Isaac is a very unique figure in the Book of Genesis. A full 14 chapters of Genesis are devoted to the life of Abraham. 10 chapters chronicle Jacob and 12 feature Joseph as the most prominent person. As for Isaac, Chapter 26 is pretty much it. Sure, he is spoken of as early as Chapter 12 when God promises his father Abraham will become a “great nation.” In fact, Isaac’s impending birth is a key subject throughout the life of Abraham. But what are we told once Isaac finally arrives? Remarkably little.
The details given to us in Chapter 26 of the prime of Isaac’s life (the following chapter opens up with Isaac in his old age) are at first glance quite mundane. But what we are shown is truly the highlights that are of the greatest importance. Unlike his father Abraham, there are no great journeys undertaken, no wars waged. His life is not portrayed like his son Jacob’s: filled with intrigue, deception, and family struggles that would rival the most riveting of soap opera plots. But the events of Chapter 26 are precisely the things which God finds of importance. These are the things that really matter.
God’s Covenant Is Confirmed
In Verses 1-5, and then again in Verse 24, God appears to Isaac and confirms His promises that He had originally made to Abraham. I am with you, I will bless you, I will multiply your descendants. God does not actually appear to very many people in the Bible, Isaac was one of the few. If we were told no more than this, it would serve to fix Isaac’s as one of the most extraordinary lives ever lived.
Like Father, Like Son
“And the LORD appeared unto him, and said, Go not down into Egypt; dwell in the land which I shall tell thee of:” (Genesis 26:2)
There are several uncanny similarities between the events in Isaac’s life and Abraham’s. So much so that some have questioned whether or not the details were maybe muddled over time and confused before they were written down. Famines, kings called Abimilech, army commanders named Phichol, lies about wives really being no more than sisters. As baseball great Yogi Berra said: “It’s déjà vu all over again!”
But it seems that the names Abimilech and Phichol were more likely titles given to men in those positions (such as “Commander-in-chief” or “Pharaoh”). Famines were definitely a common occurrence, and we are specifically told that this famine was in addition to the first famine in the days of Abraham (Verse 1). When famine strikes in the land this time, Isaac’s first instinct is to do what his father had done and go down into Egypt. But the Lord refrains him from doing so. When he arrives in the land of Gerar, he also emulates Abraham’s actions and tells the locals that Rebekah is his sister. Isaac not only learned the noble and commendable traits of his father, he learned the sinful and baser tendencies, as well. We learn here that Isaac was not a perfect man, and we are reminded of the importance of modeling godly behavior in front of our own children.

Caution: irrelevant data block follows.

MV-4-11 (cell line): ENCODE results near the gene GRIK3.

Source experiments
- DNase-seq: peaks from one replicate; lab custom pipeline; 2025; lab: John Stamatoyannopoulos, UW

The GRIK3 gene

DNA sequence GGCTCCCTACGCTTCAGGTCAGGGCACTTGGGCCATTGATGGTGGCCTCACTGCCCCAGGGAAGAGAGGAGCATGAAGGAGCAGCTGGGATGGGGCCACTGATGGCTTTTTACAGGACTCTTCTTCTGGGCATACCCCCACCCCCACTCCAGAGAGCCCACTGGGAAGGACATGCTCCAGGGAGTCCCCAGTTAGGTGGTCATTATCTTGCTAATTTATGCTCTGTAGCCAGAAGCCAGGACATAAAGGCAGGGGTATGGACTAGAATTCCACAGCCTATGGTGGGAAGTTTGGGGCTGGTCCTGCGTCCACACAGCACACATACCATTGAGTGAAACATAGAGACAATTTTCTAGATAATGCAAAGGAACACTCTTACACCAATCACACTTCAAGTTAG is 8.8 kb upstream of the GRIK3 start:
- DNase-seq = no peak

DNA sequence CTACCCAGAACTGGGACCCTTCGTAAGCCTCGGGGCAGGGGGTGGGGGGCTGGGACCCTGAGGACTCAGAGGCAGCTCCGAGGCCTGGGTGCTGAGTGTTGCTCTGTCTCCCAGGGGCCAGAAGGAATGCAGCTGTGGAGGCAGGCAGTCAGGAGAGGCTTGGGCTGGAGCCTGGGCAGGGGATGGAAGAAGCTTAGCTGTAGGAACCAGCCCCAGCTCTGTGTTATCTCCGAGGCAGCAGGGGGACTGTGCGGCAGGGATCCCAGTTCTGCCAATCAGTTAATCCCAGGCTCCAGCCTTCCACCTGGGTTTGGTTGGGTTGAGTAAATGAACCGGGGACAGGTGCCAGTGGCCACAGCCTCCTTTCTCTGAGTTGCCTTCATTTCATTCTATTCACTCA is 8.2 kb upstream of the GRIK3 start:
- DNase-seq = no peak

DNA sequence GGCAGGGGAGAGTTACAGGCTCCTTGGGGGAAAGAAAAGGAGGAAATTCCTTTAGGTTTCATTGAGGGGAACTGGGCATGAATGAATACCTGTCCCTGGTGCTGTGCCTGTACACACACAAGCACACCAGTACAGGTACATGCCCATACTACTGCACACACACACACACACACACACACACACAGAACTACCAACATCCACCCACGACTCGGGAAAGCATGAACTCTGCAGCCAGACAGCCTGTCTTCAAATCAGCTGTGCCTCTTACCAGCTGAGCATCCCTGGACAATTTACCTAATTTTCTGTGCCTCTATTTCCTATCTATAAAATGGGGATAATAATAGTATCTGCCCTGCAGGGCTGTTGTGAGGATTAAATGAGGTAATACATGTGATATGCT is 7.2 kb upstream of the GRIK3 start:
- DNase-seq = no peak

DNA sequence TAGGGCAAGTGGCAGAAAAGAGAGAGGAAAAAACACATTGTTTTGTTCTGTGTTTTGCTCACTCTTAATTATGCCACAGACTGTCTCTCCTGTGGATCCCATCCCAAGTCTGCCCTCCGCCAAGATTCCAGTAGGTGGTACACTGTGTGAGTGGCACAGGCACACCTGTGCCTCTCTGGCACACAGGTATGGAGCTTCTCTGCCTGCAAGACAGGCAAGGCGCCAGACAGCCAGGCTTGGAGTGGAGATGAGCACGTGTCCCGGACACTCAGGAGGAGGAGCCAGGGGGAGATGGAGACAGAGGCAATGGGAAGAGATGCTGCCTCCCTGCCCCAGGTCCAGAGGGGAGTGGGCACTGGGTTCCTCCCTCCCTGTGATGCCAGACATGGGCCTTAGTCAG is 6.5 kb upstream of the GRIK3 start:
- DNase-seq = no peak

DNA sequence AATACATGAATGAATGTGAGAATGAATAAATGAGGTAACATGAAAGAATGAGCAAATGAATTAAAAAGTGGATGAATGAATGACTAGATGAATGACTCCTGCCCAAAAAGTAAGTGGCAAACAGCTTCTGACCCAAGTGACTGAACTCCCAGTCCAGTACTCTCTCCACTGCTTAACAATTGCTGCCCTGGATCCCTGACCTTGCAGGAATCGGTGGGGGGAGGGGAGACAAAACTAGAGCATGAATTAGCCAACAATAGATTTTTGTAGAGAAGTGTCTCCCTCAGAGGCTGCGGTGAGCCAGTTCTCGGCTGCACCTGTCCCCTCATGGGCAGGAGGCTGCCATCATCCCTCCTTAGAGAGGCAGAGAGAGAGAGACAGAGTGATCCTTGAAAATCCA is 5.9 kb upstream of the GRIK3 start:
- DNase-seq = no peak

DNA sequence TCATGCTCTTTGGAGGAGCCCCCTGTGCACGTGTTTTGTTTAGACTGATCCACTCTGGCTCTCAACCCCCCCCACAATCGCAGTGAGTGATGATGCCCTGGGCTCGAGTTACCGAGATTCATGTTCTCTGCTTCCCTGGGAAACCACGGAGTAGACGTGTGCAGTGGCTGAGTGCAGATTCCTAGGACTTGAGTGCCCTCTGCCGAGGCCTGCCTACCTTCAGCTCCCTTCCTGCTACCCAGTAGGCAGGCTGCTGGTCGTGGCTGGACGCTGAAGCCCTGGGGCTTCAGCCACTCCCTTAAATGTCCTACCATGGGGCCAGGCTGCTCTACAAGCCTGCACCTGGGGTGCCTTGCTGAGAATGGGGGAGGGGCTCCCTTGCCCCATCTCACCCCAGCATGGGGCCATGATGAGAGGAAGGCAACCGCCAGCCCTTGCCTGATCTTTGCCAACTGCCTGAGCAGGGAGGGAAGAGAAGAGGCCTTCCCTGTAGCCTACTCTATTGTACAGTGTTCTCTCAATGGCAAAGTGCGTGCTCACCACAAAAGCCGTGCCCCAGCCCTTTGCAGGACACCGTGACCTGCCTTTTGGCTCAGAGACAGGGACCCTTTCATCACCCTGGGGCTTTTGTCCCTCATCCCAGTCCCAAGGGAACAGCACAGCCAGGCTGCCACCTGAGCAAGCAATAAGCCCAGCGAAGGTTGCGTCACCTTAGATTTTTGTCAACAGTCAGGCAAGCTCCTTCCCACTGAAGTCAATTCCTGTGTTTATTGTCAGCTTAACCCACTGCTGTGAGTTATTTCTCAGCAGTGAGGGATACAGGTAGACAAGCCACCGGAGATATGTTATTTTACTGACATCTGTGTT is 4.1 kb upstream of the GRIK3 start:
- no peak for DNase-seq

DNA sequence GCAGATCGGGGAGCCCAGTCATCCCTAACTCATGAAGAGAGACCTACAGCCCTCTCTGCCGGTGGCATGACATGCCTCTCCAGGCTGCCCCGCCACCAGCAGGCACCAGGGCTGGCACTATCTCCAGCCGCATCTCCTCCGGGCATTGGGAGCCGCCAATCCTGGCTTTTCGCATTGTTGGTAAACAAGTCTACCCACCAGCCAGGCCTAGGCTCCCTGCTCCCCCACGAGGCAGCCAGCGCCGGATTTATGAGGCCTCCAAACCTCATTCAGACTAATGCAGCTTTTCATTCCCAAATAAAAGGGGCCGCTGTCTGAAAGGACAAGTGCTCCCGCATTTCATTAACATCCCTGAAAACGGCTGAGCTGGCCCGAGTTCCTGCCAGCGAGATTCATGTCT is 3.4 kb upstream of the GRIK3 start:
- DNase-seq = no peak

Patience And Meekness
“For all the wells which his father’s servants had digged in the days of Abraham his father, the Philistines had stopped them, and filled them with earth.” (Genesis 26:15)
We glean two very exceptional (and very rare) attributes of Isaac when we read of how he patiently re-dug the wells of Abraham which the Philistines had covered. They are the virtues of patience and meekness. No sooner does he strike flowing water beneath the valley floor than the local herdsmen run him off and claim the well as their own. He does not threaten, he does not retaliate (compare 1 Peter 2:23); he simply moves on. He digs a second well, and the same thing happens again. But patiently and peacefully Isaac moves to yet another spot. There, at the Well of Rehoboth, Isaac praises God that He has provided a place in the land for him.
Busy Digging Wells
Finally, the whole tone of this chapter, indeed of Isaac’s whole life, is that he busies himself with the digging of wells. In the face of opposition, in the face of strife, in the face of trouble and turmoil: Isaac digs wells. Though there are those who would fill his wells with earth, though there are those who would try to steal the precious, life-giving water found beneath them: Isaac continues to dig wells. In good times and bad: Isaac digs wells.
When we consider that we have a Well ourselves, a Well that is the Lord Jesus Christ, filled with living waters (John 4:10), waters that we may drink of and never thirst again; we realize that our lives, too, are best spent with the patient digging into this Well. Digging deeper into the Well of His Word, coming to know Him better. Even when others would seek to steal the life-giving water that we find in Him (though no man can), even when others strive with us as we press on — digging ever deeper.
The digging of wells may not seem to be the most exciting of undertakings, in fact, we know that it takes a great deal of persistent effort. It can be back-breaking, exhausting, and downright heart-breaking when we have dug and dug and still failed to strike water. But Isaac is perhaps best known as a digger of wells. May we all be.